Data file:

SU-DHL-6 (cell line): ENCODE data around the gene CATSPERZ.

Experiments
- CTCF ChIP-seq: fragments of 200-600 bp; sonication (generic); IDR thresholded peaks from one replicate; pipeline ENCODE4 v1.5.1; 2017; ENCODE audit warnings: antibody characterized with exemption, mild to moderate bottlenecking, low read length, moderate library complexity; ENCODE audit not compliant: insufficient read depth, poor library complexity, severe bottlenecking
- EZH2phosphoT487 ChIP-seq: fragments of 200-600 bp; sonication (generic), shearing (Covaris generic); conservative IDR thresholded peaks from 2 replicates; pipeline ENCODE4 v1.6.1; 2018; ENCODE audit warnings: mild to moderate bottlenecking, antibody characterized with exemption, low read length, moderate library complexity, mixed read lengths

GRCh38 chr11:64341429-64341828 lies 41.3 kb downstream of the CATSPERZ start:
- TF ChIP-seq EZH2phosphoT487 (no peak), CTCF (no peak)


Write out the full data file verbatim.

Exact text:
SU-DHL-6 (cell line): ENCODE data around the gene CATSPERZ.

Experiments
- CTCF ChIP-seq: fragments of 200-600 bp; sonication (generic); IDR thresholded peaks from one replicate; pipeline ENCODE4 v1.5.1; 2017; ENCODE audit warnings: antibody characterized with exemption, mild to moderate bottlenecking, low read length, moderate library complexity; ENCODE audit not compliant: insufficient read depth, poor library complexity, severe bottlenecking
- EZH2phosphoT487 ChIP-seq: fragments of 200-600 bp; sonication (generic), shearing (Covaris generic); conservative IDR thresholded peaks from 2 replicates; pipeline ENCODE4 v1.6.1; 2018; ENCODE audit warnings: mild to moderate bottlenecking, antibody characterized with exemption, low read length, moderate library complexity, mixed read lengths

GRCh38 chr11:64341429-64341828 lies 41.3 kb downstream of the CATSPERZ start:
- TF ChIP-seq EZH2phosphoT487 (no peak), CTCF (no peak)